Money History
Medieval Europe

In most parts of the world, life during the Middle Ages was greatly influenced by the colonial rule of the Romans of the past. This was especially true in the western regions of Europe that had witnessed enough transformations since the Roman period. Incidentally, most of the famous Roman public establishments well-known worldwide faded away with the collapse of the Western Roman Empire. This also included the currency as well as the official economic systems that had been responsible for the manufacture and flow of money during the Roman period. The German rulers who had taken control of the western part of the erstwhile Roman Empire actually had no purpose for the complicated taxation method developed by the Roman authorities to support their luxurious framework as well as sustain a huge permanent army. In fact, none of these aspects had any place or needed in the German society.

Nevertheless, like their predecessors, both the monarchy as well as the aristocrats in the era after the Romans accorded as much importance to the precious metals. However, unlike the Romans, the Germanic rulers did not use precious metals such as gold and silver to manufacture coins and thereby circulate them among the masses. Contrarily, now the kings and bishops began to amass these precious metals in their personal treasuries. Henceforth, these precious metals were not only accessible to a privileged few, but also became their personal assets. And it took another several hundred years for a structure similar to the fundamental intricacy of the Roman fiscal system to be set up again in Europe.

Money in Rome: c. AD 450-c. 750

Although the uncivilized societies in the neighborhood of the Roman Empire during the early centuries of our times were by now accustomed with money both in perception and in usage, they basically used coins in the bullion form. This aspect is evident from the fact that coins belonging to the erstwhile Roman Empire has been found in several places, including the regions adjoining the Rhine and Danube front line as well as the distant northern lands. Records from the era state members of these barbarian societies generally collected and used the gold and silver coins of the Roman Empire as esteemed ornaments or melted them to manufacture new items of extravagance. However, some of these coins were also kept for their monetary use. While these barbarian societies were often at war with the Roman Empire, during times of peace they also carried out trade across the borders of the empire. Normally, business transactions were done through barter system, but they also used the gold and silver coins to mend any discrepancy in the value of items or while making purchases for costly commodities such as furs and even slaves. It has been seen that among the barbarian groups, the more organized ones often had cordial relations with the Roman Empire and their chiefs obtained royally gifts in the form of coins and salvers. Normally, the Roman Emperors presented such gifts with two purposes - to recognize the value of these societies as former allies of the empire and to appease them keeping in view any hostile move by them in future. It is interesting to learn that in 451 A.D., Roman general Aetius presented a magnificent salver made of 225 kg gold to the Visigoths' king - ruler of one such barbarian group. This extravagant golden plate makes the silver bowls that were placed in the grave of a seventh century English monarch at Sutton Hoo appear as too reticent.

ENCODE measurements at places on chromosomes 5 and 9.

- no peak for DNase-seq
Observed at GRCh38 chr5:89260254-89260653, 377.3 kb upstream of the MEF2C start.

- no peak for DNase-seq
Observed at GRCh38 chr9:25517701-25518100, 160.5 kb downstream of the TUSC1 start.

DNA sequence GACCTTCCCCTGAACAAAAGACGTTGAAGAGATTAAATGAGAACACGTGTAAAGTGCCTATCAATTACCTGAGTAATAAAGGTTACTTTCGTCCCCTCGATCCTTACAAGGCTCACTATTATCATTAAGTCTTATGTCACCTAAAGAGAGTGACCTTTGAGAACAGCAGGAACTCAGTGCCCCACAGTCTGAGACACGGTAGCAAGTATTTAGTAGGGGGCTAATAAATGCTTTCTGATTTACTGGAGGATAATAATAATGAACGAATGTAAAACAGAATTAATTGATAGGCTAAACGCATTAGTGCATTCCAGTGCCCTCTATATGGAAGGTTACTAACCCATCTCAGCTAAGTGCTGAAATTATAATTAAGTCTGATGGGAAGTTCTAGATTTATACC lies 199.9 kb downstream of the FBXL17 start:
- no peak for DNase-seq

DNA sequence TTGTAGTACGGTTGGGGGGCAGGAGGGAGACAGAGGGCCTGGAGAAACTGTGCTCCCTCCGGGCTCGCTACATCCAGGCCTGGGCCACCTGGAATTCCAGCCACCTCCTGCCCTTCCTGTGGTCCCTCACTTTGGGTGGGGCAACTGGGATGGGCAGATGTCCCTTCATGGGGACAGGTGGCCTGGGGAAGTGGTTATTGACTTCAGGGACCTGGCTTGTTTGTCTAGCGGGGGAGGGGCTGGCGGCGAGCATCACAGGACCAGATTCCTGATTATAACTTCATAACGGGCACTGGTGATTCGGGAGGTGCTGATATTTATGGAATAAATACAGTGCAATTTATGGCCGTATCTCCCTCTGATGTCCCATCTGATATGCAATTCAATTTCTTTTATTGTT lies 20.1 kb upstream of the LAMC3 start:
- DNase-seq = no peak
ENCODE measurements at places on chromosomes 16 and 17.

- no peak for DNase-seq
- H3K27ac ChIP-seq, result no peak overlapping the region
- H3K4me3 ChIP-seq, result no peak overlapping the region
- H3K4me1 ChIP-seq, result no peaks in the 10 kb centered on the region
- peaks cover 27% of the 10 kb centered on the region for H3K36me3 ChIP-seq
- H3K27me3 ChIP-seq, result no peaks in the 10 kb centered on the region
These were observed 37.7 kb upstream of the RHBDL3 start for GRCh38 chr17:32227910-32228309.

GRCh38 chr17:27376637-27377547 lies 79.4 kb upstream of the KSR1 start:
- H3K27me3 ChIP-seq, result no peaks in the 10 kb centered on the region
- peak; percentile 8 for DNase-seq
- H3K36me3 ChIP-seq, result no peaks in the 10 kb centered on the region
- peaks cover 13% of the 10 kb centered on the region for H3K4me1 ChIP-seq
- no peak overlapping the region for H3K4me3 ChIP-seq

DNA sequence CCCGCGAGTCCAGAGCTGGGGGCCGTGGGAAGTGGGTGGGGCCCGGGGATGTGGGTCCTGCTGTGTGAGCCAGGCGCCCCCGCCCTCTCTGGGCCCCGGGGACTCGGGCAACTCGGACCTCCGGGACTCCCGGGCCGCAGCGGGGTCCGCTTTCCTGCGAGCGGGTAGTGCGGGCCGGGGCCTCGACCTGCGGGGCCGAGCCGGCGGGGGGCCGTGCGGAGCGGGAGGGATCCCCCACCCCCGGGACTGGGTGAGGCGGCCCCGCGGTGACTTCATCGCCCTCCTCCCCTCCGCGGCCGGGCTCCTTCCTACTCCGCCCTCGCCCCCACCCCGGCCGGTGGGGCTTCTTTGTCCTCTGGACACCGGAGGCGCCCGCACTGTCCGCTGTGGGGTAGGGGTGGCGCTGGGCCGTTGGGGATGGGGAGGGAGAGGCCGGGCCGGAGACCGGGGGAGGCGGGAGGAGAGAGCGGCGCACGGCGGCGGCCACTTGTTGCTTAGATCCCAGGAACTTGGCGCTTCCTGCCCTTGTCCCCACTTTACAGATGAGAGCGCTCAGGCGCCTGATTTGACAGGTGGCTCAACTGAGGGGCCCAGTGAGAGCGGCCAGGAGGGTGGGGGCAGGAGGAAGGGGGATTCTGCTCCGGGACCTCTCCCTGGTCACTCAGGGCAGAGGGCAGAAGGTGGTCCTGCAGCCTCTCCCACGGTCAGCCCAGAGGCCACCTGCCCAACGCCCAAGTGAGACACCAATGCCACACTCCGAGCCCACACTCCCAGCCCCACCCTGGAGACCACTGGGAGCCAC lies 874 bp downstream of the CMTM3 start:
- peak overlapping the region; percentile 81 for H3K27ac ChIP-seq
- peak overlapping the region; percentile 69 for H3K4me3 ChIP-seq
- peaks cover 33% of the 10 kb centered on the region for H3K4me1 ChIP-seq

The geographical link notwithstanding, the pecuniary systems of the regions in the western part of Europe transformed radically following the collapse of the Roman regime there. The coins used by many of the barbarian territories beyond Italy were practically made of complete gold. One explanation offered for the focus on coins of such high denomination is that the use of currency had undergone a change that in the later part of the Roman Empire. After the fall of the Roman Empire, their urban-based economy was slowly substituted by a rural financial system that was rooted in large countryside property. Simultaneously, the taxation practice of the Romans had either collapsed or become redundant. Trade and commerce with outside regions and other nations persisted, but the intensity had been diminished. Most importantly, during this period, the usage or distribution of coins had gone into a comatose. In such a scenario, there was virtually little use of coins of smaller denominations, but the importance and requirement of gold coins persisted as they were most appropriate for resolving authorized damages or making payments towards compensation that were typical of the Germanic social order. Gold coins were used in charitable imbursements, shelling out the salaries of the army as well as providing the requirements of the top administrators.